THOUSANDS of NHS workers took to the streets across the UK as part of a campaign for a 15 per cent pay increase.

More than 100 campaigners met at the Royal Sussex County Hospital in Brighton at 11am on Saturday before marching through the city.

The movement followed frustration among grassroots NHS workers after they were left out of government plans to give almost one million public sector workers an above-inflation increase.

The Argus:

Protesters in Brighton carried banners and signs emblazoned with messages, with one banner saying, “nurses are worth more than a clap,” referencing the Clap For Carers event which was a weekly fixture for many weeks of the coronavirus lockdown.

Kelly Robbins, who has worked in nursing for the past ten years, organised the protest in Brighton.

The 31-year-old said: “We received some great support, both from people who attended the march as well as passersby who wished us well as we made our way from outside the local hospital to The Level, where we had speeches from organisers, local interest groups, NHS workers and party representatives.

The Argus:

“People have been out across the UK today to demonstrate and it’s important the Government responds to that.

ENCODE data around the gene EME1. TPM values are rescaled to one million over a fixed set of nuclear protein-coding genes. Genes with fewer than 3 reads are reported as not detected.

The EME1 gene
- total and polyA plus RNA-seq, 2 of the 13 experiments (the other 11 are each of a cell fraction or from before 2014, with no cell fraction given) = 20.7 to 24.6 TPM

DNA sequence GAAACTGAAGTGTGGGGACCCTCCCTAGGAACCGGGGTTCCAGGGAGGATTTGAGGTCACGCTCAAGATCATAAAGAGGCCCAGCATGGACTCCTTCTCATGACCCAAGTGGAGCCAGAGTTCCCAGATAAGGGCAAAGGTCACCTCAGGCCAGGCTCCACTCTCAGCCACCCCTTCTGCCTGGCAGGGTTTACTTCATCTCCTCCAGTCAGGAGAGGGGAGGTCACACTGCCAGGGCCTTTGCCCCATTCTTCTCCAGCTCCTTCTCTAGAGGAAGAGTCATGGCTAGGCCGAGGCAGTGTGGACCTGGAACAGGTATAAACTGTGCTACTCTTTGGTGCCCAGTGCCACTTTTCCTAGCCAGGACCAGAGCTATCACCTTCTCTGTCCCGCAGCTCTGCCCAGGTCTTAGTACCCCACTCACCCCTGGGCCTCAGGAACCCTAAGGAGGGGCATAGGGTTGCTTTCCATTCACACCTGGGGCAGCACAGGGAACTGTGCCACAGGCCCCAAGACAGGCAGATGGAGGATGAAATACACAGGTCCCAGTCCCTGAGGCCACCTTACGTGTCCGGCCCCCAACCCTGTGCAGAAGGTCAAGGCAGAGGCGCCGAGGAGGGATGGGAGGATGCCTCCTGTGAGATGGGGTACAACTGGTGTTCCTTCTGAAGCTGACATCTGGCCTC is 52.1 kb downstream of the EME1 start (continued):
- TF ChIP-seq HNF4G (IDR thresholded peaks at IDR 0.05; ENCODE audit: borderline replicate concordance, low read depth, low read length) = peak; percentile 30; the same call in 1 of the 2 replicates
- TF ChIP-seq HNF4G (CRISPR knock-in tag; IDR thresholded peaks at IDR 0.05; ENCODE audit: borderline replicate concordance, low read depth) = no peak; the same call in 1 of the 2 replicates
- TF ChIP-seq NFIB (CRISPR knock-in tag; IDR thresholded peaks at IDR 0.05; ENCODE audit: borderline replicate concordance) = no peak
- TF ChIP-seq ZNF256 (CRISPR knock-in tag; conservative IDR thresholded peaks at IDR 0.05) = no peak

“We save lives, including that of the Prime Minister, and in order for the NHS to continue attracting nurses to the profession and stop people leaving, we need to pay them an appropriate wage.”

Speaking to The Argus ahead of the protest, Kelly explained her motivation for organising the demonstration.

She said: “I don’t think a lot of the public know but NHS staff haven’t had a genuine pay rise in ten years.

The Argus:

“What we’ve actually had is seven years of pay freezes, a one year pay cap at one per cent and then a three-year pay deal at 1.7 per cent per year, which was way below inflation –so we’ve effectively had a 20 per cent pay cut in the last ten years. This means the average staff nurse is now over £5,000 worse off than they were in 2010.

“Being a nurse means going in to work every day making decisions that could effectively save or take someone’s life.

“With such a huge responsibility that sits on our shoulders, you would think that it would be no question to pay us a fair wage.”

Public appreciation for the roles of NHS staff has been at an all time high during the pandemic with tens of thousands of people applauding their efforts from their doorsteps as part of the Clap for Carers campaign.

Kelly said this was “a great public gesture” but “that support and pride now needs to be converted into policy”.

The Argus:

The heroics of healthcare staff and key workers during the coronavirus crisis prompted the Government to pledge an above-average pay rise for public sector workers last month. Teachers and doctors were all included in the salary hike, but nurses were omitted from the scheme.

Kelly said job retention was a huge challenge for the NHS, and this latest move could lead to nurses leaving the profession.

“We can’t afford to have any more staff leaving at this time,” she said.